There were 933 students in the dataset; 750 students completed the survey for a completion rate of 80.4%. Of the 750 students completing the survey, 733 (97.7%) reported they were Black. Of the 733 Black medical students who completed the survey, 684 (93.3%) had no missing data (completion rate with no missing data, 684/933 = 73.3%). There were no differences between the Black participants with no missing data and those with missing data (n = 49) in terms of demographics or depression or anxiety t scores (P > .05). Mplus uses full information maximum likelihood to compute parameter estimates for cases with missing data, using all available data, and assumes that data are missing at random.

Results

Table 1 displays the descriptive statistics of Black participants. The sample was 80.5% (n = 586/728) female, and 56.1% (n = 405/722) of participants were in their first or second year of medical school. The majority of students (484/723, 66.9%) reported they had to work twice as hard as others to get the same treatment or evaluation, and 51.6% (n = 371/719) reported they were watched more closely than others (i.e., they answered that they experienced these a few times a month or more). There were no significant gender differences in the 3 questions used to assess experiences of discrimination (P > .05). Female medical students were more likely than males to report that their institution did not respond to racial disparities in COVID-19 deaths (261/584, 44.7% vs 49/140, 35.0%; P = .03), but there were no statistically significant gender differences in the remaining questions assessing institutional responses to seminal race events. Only 13.1% (n = 96/733) of students reported a clinical diagnosis of depression or anxiety before medical school. The t score for depressive symptoms was higher among females than males, approaching the range for mild depression (mean = 54.0 [standard deviation = 7.8] vs mean = 52.1 [standard deviation = 7.9]; P = .01).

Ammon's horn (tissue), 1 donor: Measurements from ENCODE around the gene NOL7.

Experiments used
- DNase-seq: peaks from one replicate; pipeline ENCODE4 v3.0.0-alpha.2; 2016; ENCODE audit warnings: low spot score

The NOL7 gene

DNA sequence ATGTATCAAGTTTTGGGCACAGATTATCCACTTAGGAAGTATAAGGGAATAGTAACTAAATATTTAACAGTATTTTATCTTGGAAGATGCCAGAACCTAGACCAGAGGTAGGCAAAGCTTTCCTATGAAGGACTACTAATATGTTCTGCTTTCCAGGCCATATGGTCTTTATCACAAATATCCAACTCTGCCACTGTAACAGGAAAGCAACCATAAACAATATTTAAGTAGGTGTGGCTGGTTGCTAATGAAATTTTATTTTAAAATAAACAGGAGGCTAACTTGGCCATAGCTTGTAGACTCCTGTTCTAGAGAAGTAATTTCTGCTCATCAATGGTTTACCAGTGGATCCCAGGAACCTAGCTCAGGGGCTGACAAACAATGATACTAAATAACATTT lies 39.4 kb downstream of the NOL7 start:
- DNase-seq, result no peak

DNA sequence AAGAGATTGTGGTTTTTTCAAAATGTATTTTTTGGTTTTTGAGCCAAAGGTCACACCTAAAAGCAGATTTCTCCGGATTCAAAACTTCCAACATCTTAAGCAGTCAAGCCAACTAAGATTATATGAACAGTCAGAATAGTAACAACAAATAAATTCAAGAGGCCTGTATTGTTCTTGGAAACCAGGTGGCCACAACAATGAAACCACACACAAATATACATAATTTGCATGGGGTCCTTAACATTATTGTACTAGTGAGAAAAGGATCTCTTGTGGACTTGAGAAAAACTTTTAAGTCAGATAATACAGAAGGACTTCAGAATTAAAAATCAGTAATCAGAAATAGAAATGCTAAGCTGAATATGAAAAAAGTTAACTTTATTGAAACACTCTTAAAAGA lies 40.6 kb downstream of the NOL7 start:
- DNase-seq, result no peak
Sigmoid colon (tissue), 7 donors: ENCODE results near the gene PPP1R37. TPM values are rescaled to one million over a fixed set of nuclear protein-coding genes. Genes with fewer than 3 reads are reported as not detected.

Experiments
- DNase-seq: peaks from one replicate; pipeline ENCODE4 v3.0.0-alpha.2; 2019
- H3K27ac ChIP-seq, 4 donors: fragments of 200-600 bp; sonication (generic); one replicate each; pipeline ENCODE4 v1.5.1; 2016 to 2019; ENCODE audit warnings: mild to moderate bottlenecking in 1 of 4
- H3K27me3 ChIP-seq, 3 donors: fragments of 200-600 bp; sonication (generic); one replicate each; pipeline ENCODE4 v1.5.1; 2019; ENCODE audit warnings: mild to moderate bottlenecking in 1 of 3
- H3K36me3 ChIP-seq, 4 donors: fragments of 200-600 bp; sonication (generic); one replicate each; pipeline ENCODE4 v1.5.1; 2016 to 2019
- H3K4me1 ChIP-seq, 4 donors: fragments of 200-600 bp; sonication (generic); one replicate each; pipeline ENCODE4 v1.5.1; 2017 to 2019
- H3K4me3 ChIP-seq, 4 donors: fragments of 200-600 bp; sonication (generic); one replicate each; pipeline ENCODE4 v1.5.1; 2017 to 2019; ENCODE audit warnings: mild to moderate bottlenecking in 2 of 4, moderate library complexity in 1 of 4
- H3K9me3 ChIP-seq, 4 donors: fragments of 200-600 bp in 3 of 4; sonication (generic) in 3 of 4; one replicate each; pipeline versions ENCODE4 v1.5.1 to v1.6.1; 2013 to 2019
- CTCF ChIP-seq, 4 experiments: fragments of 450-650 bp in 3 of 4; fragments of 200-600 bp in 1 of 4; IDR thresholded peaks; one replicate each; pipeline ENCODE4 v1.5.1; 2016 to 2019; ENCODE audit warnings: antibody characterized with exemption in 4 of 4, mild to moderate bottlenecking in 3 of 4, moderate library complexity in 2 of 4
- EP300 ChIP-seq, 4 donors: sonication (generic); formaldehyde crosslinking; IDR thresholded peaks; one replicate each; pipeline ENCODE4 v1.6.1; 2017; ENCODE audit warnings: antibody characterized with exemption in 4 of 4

T1
Table 1:
Black U.S. Medical Students’ (n = 733) Descriptive Data on Experiences of Discrimination, Institutional Responses to Seminal Race Events, and Depressive Symptoms, August 2020a

Model 1 examined the relationship between experiences of discrimination, institutional responses to seminal race events, and depressive symptoms, controlling for gender and a clinical diagnosis of depression or anxiety before medical school (CFI = 0.98, TLI = 0.97, RMSEA = 0.05; see Table 2). There was a positive and statistically significant relationship between a prior clinical diagnosis of depression or anxiety and depressive symptoms (b = 0.16, 95% confidence interval [CI]: 0.10, 0.21; P < .001); males were less likely to report depressive symptoms (b = −0.10, 95% CI: −0.16, −0.04; P < .01). After controlling for gender and clinical diagnosis of depression or anxiety before medical school, both a lack of institutional responses to seminal race events and more frequent experiences of discrimination were associated with more depressive symptoms (b = 0.12, 95% CI: 0.04, 0.20; P = .01 and b = 0.19, 95% CI: 0.11, 0.26; P < .001). Additionally, there was a positive relationship between experiences of discrimination and institutional responses to seminal race events such that students who reported more experiences of discrimination were more likely to report that their institution did not respond to seminal race events (b = 0.41, 95% CI: 0.34, 0.48; P < .001).